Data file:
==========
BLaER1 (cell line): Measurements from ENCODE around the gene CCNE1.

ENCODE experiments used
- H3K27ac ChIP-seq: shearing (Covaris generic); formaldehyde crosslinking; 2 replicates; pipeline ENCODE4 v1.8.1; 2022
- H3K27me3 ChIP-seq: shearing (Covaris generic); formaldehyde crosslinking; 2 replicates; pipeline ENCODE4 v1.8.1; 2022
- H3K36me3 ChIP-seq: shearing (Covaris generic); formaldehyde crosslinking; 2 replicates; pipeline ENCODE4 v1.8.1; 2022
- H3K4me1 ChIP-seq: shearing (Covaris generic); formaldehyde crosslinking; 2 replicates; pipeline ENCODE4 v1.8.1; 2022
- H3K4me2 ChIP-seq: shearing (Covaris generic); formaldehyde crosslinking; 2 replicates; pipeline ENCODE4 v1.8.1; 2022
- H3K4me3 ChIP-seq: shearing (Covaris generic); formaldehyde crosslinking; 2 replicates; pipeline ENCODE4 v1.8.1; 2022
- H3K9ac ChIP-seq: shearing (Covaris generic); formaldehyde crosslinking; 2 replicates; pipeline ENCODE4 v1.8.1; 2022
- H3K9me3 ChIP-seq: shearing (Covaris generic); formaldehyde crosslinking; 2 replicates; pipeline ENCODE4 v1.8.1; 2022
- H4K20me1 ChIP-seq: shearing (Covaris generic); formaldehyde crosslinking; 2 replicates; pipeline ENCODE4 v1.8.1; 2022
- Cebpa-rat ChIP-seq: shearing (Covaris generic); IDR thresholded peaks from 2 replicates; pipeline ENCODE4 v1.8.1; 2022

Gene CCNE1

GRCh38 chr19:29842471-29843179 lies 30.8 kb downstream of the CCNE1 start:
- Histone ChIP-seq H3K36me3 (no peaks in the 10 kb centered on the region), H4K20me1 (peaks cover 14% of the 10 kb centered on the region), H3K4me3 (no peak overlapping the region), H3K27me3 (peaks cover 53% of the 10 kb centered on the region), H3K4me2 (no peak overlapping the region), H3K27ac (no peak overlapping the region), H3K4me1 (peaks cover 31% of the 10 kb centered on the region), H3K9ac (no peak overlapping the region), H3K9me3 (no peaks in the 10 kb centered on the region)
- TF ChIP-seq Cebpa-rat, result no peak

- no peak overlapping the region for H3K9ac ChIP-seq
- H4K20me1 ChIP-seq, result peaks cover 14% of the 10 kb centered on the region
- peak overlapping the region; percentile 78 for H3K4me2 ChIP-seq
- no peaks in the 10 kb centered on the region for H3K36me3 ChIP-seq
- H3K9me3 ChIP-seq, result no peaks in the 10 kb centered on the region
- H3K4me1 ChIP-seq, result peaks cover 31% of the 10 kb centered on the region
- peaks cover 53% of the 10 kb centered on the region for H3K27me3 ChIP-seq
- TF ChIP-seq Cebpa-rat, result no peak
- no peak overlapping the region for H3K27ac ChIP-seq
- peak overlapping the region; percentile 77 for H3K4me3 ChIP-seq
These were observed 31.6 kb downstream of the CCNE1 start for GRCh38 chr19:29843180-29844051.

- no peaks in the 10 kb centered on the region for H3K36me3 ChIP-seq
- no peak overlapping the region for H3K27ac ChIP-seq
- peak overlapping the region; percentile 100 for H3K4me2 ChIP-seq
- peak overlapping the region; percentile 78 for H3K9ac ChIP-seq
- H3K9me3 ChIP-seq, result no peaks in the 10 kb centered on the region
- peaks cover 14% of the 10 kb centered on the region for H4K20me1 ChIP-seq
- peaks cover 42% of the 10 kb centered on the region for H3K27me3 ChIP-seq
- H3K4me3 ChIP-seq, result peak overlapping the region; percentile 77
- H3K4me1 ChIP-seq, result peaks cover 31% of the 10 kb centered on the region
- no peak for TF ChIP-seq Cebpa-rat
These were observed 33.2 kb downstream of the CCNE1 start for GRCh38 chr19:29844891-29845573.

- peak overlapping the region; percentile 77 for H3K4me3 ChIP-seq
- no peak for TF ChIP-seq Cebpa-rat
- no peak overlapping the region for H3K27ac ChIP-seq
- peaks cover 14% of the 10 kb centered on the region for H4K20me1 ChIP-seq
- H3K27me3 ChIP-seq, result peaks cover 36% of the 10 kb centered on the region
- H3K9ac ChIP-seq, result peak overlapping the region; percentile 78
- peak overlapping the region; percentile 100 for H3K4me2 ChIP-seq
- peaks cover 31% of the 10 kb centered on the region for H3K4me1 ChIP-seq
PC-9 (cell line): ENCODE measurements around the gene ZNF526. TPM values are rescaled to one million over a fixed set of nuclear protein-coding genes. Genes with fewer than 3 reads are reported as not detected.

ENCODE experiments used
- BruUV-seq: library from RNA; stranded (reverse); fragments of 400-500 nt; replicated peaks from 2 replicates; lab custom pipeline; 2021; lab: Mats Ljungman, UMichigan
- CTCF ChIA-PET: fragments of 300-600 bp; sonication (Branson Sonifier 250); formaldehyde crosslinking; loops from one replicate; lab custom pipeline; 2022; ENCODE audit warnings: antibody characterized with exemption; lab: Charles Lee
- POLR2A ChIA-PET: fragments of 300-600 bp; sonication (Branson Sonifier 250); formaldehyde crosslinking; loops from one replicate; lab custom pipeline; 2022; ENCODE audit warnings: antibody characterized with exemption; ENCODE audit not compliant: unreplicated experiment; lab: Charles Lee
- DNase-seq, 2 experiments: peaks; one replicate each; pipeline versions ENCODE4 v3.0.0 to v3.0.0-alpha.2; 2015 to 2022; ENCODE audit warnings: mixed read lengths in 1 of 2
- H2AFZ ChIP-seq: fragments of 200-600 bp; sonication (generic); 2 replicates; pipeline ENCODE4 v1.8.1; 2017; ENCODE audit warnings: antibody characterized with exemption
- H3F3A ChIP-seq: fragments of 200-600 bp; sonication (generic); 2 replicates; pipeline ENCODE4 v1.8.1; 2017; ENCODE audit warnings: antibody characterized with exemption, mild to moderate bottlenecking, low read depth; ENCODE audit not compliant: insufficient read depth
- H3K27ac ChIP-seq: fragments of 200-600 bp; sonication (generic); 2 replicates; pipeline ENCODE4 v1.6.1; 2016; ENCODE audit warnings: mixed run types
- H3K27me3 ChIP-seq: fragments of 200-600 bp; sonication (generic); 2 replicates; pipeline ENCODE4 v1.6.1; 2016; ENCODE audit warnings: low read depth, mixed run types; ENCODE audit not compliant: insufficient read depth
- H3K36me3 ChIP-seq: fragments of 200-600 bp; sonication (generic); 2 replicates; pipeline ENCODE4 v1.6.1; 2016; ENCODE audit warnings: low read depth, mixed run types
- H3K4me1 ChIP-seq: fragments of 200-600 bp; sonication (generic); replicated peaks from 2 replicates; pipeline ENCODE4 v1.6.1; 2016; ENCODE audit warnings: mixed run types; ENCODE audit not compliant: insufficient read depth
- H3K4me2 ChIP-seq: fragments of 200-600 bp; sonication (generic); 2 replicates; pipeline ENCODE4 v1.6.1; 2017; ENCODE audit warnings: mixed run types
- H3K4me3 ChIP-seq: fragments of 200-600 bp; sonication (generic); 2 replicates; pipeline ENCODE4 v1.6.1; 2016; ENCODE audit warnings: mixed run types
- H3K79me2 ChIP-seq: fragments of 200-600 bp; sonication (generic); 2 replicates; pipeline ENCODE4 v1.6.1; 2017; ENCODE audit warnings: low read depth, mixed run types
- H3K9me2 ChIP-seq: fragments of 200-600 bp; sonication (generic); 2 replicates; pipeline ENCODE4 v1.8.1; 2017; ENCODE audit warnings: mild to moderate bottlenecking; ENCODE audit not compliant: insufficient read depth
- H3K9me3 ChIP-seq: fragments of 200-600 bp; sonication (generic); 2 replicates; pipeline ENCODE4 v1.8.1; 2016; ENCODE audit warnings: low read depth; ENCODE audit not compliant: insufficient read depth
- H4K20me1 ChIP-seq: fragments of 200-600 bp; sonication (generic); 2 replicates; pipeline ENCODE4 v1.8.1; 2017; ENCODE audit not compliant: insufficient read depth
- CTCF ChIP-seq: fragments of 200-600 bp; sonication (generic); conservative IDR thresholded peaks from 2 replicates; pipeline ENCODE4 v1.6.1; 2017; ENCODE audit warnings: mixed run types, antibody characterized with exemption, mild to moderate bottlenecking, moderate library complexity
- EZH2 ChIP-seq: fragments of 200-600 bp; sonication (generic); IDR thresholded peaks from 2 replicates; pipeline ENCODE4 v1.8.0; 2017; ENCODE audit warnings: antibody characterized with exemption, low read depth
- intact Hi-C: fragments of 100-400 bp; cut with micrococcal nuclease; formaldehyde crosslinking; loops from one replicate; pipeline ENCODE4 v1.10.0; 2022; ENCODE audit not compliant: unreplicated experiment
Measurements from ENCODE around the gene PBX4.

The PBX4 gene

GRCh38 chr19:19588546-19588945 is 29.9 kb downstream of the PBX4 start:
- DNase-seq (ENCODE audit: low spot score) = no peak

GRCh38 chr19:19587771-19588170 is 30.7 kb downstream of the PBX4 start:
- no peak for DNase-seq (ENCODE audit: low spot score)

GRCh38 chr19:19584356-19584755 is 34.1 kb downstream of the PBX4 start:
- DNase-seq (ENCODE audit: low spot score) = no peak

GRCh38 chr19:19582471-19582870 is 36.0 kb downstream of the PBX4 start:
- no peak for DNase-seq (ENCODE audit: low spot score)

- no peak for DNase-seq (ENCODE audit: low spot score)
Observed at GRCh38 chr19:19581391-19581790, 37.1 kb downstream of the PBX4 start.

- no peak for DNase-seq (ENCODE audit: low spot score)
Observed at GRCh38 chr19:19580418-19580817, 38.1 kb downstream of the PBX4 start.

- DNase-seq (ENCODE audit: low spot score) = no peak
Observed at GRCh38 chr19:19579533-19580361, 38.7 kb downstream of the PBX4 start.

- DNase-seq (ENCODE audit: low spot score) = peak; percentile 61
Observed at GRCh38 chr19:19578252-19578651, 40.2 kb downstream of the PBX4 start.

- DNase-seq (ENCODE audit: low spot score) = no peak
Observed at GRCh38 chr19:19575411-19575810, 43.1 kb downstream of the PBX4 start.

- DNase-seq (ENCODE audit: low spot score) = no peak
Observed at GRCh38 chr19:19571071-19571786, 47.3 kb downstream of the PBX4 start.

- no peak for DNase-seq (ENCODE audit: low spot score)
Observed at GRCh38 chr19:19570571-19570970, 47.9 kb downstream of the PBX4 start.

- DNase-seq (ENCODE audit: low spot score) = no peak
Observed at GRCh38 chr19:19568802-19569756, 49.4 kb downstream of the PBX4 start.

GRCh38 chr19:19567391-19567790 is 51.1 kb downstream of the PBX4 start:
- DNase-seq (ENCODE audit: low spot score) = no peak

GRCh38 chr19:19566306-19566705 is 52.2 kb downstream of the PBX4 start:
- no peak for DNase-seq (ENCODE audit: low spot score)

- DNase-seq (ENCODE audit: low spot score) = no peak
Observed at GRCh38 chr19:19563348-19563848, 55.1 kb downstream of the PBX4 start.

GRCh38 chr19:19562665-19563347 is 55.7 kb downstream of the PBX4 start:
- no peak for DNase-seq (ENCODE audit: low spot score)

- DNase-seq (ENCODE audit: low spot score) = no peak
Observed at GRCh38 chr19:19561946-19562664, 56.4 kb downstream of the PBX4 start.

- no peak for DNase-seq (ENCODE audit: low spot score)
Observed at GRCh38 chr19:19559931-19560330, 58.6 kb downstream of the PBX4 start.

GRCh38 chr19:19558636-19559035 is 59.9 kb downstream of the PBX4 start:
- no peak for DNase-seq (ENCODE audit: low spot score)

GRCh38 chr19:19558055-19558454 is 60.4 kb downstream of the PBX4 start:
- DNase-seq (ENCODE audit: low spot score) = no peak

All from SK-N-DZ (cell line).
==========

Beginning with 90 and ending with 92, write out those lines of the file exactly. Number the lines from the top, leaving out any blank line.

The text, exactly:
- no peak for DNase-seq (ENCODE audit: low spot score)
Observed at GRCh38 chr19:19570571-19570970, 47.9 kb downstream of the PBX4 start.

- DNase-seq (ENCODE audit: low spot score) = no peak